At the same time, I hear about couples breaking up. For example, there was the one couple in which Dad had affair. Now he’s married to his one-time mistress, and they have a new baby. Mom has remarried, too, to a man whose wife cheated on him by sleeping with the owner of a popular Walnut Creek restaurant. Now, after all the pain and loss, everyone, it seems, is content: The adults have wound up with their true loves, and, at the very least, the adults and the kids are making the best of life around new partnerships and around new and blended family units.
A good friend, who used to work in the Walnut Creek headquarters of the Contra Costa Times, shares with me tales that depicts that newsroom as a nest of sexual intrigue and betrayal. Editors got flirty with each other and cheated on their mates, some who also worked at the paper. Bit emotional stinks occurred on a fairly regular basis.
There was the talented writer and very religious who wound up cheating on his long-time girlfriend by falling for a pretty young reporter. Then there was the driven, glamorous reporter who was married to this cool dude who insisted on an open marriage. Apparently, they threw wild parties. A real Peyton Place. You know, if the struggling Times wanted to increase its circulation, perhaps it should consider airing this bit of dirty laundry. One former staffer already aired some of her own dirty laundry. For the New York Times, the Contra Costa Times’ former film critic Mary Pols wrote an essay about how her buy-out from the paper prompted a quickie affair with a co-worker.
Of course, we’re talking about mostly rumpled newspaper reporters and editors. Do any of us really want to read about or imagine these people getting it on? They’re not in the same glamour category as Updike’s prosperous, Kennedy-era WASPs.
As for me, I wouldn’t cheat on my husband, and not just because he is the love of my life and my best friend in the world.
(NOTE: With regard to the Mayor of Claycord at Claycord.com, as our publicists, Moe, Larry and Curly have advised, I must repeat that “we are just friends.”)
Beyond that, as I said before about Updike’s characters, I just don’t think I’d have the mental and physical stamina for an affair. Maybe it was easier back in the 1950s and 1960s. Maybe people had more energy for their social and extracurricular sexual lives. This was when professional men seemed to worked 9-to-5 jobs Monday through Friday—not 7-to-8 jobs, and on weekends, too, like men–and women–do today. And back in the 1950s and 1960s, women could focus on domestic duties during the day, and not have to catch up on laundry and bathroom cleaning at night after getting home from working all day themselves.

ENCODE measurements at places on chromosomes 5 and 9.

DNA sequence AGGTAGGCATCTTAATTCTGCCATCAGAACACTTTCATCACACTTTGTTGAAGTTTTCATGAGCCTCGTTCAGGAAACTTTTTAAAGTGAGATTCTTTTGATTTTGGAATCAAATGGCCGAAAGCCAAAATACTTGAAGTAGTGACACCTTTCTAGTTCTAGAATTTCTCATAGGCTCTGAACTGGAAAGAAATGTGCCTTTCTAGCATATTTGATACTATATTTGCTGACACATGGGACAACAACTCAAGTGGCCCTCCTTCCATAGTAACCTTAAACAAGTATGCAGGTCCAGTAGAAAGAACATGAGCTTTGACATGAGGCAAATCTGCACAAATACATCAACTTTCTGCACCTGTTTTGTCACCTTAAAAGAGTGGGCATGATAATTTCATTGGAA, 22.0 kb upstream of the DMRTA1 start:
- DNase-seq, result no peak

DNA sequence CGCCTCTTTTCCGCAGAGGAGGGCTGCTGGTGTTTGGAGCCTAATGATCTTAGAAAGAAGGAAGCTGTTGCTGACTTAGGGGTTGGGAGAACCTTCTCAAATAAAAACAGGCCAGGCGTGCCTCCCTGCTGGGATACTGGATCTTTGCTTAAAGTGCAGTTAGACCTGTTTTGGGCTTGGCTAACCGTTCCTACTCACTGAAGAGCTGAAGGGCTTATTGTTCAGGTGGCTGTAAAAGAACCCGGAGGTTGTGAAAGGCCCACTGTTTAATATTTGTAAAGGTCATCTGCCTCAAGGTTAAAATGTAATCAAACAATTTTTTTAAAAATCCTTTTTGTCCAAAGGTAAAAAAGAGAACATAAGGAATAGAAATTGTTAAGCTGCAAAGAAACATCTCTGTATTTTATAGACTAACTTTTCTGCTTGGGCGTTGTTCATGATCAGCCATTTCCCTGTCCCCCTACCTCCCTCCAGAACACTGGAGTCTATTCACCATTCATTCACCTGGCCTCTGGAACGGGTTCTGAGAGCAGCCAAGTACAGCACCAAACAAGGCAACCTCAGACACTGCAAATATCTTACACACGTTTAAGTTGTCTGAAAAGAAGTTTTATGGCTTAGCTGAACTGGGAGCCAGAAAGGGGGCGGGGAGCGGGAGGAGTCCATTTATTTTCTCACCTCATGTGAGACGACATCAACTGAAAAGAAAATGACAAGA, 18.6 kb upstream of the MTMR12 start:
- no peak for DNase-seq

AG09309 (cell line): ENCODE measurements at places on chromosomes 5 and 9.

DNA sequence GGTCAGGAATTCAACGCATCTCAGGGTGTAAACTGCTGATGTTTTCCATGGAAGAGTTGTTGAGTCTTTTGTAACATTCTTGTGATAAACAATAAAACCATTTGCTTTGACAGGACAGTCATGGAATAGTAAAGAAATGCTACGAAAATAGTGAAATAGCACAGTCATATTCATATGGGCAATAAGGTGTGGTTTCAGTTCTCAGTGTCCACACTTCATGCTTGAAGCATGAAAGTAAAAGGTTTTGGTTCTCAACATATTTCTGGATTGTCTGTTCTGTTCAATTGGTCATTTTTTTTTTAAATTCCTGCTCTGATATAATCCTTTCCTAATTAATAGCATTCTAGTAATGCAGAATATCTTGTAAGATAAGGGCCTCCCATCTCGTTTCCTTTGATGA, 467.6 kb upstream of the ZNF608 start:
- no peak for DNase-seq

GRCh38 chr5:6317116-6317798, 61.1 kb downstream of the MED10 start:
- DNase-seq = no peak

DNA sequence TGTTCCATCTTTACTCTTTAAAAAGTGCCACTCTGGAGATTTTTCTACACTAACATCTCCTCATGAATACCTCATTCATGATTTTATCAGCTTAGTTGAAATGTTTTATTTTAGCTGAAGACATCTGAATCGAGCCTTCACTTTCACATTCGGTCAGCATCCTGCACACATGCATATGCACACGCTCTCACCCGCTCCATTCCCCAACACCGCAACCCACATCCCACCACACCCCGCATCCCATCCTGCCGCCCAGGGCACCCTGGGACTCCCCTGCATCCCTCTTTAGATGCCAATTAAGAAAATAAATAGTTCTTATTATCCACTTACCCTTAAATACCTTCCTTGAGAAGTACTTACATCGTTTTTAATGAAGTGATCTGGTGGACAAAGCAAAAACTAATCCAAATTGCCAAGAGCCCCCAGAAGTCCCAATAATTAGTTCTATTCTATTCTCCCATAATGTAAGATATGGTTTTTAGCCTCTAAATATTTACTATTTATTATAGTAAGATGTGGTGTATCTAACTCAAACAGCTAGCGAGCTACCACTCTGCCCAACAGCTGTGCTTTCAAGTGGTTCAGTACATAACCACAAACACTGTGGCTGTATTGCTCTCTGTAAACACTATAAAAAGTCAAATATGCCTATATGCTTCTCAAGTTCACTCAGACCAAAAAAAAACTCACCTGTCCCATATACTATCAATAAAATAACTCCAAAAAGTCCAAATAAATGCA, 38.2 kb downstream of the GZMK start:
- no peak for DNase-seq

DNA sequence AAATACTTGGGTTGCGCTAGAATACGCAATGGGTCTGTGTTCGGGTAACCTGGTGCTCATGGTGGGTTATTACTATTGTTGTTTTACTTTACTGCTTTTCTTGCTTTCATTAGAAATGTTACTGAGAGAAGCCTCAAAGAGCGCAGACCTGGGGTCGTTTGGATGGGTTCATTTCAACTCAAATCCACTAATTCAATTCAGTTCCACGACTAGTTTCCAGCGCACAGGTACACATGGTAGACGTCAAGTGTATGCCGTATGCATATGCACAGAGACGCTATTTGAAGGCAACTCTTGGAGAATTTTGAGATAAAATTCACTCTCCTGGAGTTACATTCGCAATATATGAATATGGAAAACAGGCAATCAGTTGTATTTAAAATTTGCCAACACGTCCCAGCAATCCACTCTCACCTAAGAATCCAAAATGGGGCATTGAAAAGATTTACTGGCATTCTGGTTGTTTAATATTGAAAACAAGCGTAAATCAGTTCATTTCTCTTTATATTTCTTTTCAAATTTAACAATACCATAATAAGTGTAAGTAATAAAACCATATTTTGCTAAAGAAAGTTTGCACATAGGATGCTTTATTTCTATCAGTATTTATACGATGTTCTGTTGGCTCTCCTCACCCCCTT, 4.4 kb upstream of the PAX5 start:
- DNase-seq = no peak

Another thing, parents back then—at least mine—weren’t called upon each night to monitor their elementary–school kids’ homework, because, in my experience, kids didn’t do much homework until they got to high school. For me, after trying to decipher my son’s math homework, which these days involves dividing fractions, I wouldn’t have the energy to skulk out after I put him to bed and meet some paramour at a hotel.
Also, parents, in Updike’s book and, from what I remember of my mom and dad, weren’t running around all weekend to their different kids’ sports activities. Rather, parents were running around to each others’ tennis, golf, boating, and dinner parties.
I’m one of those women who believe that the promise of the 1970s feminists was a bit of a crock. This was the promise that women can have it all. No, we can’t—and that includes having a lover on the side. Something’s gotta give. And this goes for me, too.
Oh, I often come across a few women who seem to have it all—an impressive professional resume, terrific marriage, happy, successful kids, beautiful house, narrow waists and tight abs. They juggle all their responsibilities, either because they don’t sleep, they skim across the surface of life, or they are absolute mistresses of time management. And as much as they might be mistresses of time management, I can’t see them also managing to be mistresses of some secret lover. That might be asking too much, even of these superwomen.
Me? An affair? I suck at compartmentalizing my emotional life, I’m a lousy liar, and I could never pull of that kind of deception. Most of all—and I’m going against what our busy, grasping economic and social climate demands of its citizens at this time—I really don’t like multi-tasking. It seems that in order for me–or anyone else–to have an affair in our go-go 24/7 life-style, I’d have to sign up for a class in time management and multi-tasking. And I just don’t have the time or energy for that.